If you have never tried Zuppa Toscana, no sweat…I have included everything you need to know about the classic Italian soup in this post, in addition to instructions for preparing it on your Stove Top, in your Slow Cooker, or in your Instant Pot. BOOM so many options!

What is Zuppa Toscana?:

Zuppa Toscana is a classic soup from Tuscany, and translates literally to “Tuscan soup”. There are many approaches to this dish. Traditional zuppa toscana is classically made with Italian sausage, bacon, onion, kale, potatoes, cream, and sometimes zucchini, cannellini beans, celery, carrots, and/or tomato pulp. Rustic Tuscan bread is often added into the soup, as well to thicken it up and make it even heartier.

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How to Cook Rice and Potatoes for Optimal Digestion

How to cook rice and potatoes for optimal digestion. Preparing rice (and other grains), potatoes, legumes, nuts and seeds properly unlocks the nutrients and ensures they aid rather than hinder digestion.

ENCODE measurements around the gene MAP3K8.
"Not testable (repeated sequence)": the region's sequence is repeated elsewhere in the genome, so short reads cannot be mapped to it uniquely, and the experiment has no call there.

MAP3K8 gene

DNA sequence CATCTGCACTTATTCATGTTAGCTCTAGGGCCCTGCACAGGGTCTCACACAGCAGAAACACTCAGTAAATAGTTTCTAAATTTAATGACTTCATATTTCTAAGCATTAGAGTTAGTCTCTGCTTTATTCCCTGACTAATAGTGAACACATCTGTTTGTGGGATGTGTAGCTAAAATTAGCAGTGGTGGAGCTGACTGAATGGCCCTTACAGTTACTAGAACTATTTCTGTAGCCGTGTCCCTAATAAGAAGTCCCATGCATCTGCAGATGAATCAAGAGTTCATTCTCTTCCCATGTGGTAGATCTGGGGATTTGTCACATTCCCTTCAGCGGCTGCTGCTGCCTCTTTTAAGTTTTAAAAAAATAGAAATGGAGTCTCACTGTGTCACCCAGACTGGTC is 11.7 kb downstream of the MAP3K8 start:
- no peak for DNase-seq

There continues to be debate in the health community as to whether or not rice and potatoes are considered “healthy.” Are they pro-inflammatory and raise blood sugar? Do they irritate the gut lining? Are they too full of “empty” carbs?

The paleo community has long debated whether or not either or both are permissible, because while both have been a part of the human diet for over 3,500 years, both contain lectins, which can cause gastrointestinal issues or autoimmune flairs when they aren’t properly prepared.

I wrote an article titled Is Rice Paleo?, where I go into detail about the downsides of various types of rice (white, brown, wild, forbidden, etc), versus the potential health benefits. Check out the article if you want a deep dive into rice and why it could both be considered potentially harmful or healthful.

Korean Bulgogi and Rice Bowls with broccoli and kimchi | TheRoastedRoot.net #healthy #dinner #recipe

The heated debate on rice and potatoes goes back to lectins (which are bad) and resistant starch (which is good). Fortunately, the way we prepare rice and potatoes can largely destroy active lectins and also make the resistant starch easier to digest, improving gut health and promoting regular bowel movements.